In short, ConvaTec's patent was a method of making light-stabilised silverised antimicrobial materials for the silverisation of gel-forming fibres in wound dressings. This was a three-step method, of which the third step involved subjecting gel-forming fibres to a binding agent. According to the relevant claim, this agent had to be present in a concentration of "between 1 per cent and 25 per cent". Smith & Nephew made its own range of wound dressings in accordance with method described in the patent, except that it used a concentration of binding agent of no more than 0.77 per cent -- which even a fictional cat can see is not in the range of 1 to 25. Said ConvaTec, this still infringed because, in a scientific context, the standard practice was to express numerical values to a particular degree of accuracy; using the standard rounding convention, the number five was always rounded up. On this basis "between 1 per cent and 25 per cent" encompassed all concentrations greater than or equal to 0.5 per cent and less than 25.5 per cent. No, said Birss J: the range was to be interpreted on the basis of significant figures, not rounding to the nearest whole number, so that the claim included concentrations greater than or equal to 0.95 per cent and less than 25.5 per cent (on that basis he held that, while the 0.77-based process did not infringe the patent, an earlier process did). This decision didn't seem to make anyone very happy, so both parties appealed.
Allowing Smith & Nephew's appeal and
* The approach to be adopted when interpreting claims that contained a range of numbers was the same as that to be adopted in relation to any other patent claim: the court had to be objective, asking what a skilled person would have understood the patentee to mean. The claims were to be construed purposively and in context [while the court cited more modern precedents, this Kat was pleased to see Catnic Components v Hill & Smith Ltd  RPC 183 (HL), getting a mention: that's where "vertical" was generously construed as being a full six degrees off perpendicular].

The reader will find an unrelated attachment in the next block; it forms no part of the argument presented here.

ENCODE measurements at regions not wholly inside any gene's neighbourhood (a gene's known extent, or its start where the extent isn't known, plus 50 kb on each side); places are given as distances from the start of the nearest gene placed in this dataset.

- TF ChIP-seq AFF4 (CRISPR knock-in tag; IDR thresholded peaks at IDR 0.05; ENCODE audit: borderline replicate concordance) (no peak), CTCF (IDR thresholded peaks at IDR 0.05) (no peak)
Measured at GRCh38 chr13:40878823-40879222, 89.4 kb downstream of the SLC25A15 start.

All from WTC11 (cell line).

* Where a numerical range was being construed, the question was what the person skilled in the art would understand the numerals to mean, in the light of common general knowledge as well as the context of the specification as a whole.
* Would that skilled person understand that the patentee had expressed the numerals to a limited degree of precision so as to include all values falling within the claimed range when stated with the same degree of precision? That would depend on all the circumstances, including the number of decimal places or significant figures to which the numerals were expressed.
|Waiting for Bond ...|
* Secondly, would the skilled person understand the numbers to be expressed as whole numbers or in terms of significant figures? There was no logical basis for preferring significant figures approach [if you've ever wondered what is significant about significant figures, take a look at the quote in para 24: to the scientist there is a difference between 1.3 and 1.30 ...]. Here ConvaTec sought to convey the range of permissible binding agent concentrations and the accuracy with which those concentrations had to be determined. The skilled person would understand the 1 per cent and 25 per cent limits to have been expressed to the nearest whole number and the trial judge should therefore have found that the skilled reader would understand that ConvaTec intended the claim to embrace all concentrations of binding agent greater than or equal to 0.5 per cent and less than 25.5 per cent.
Book of Numbers here and here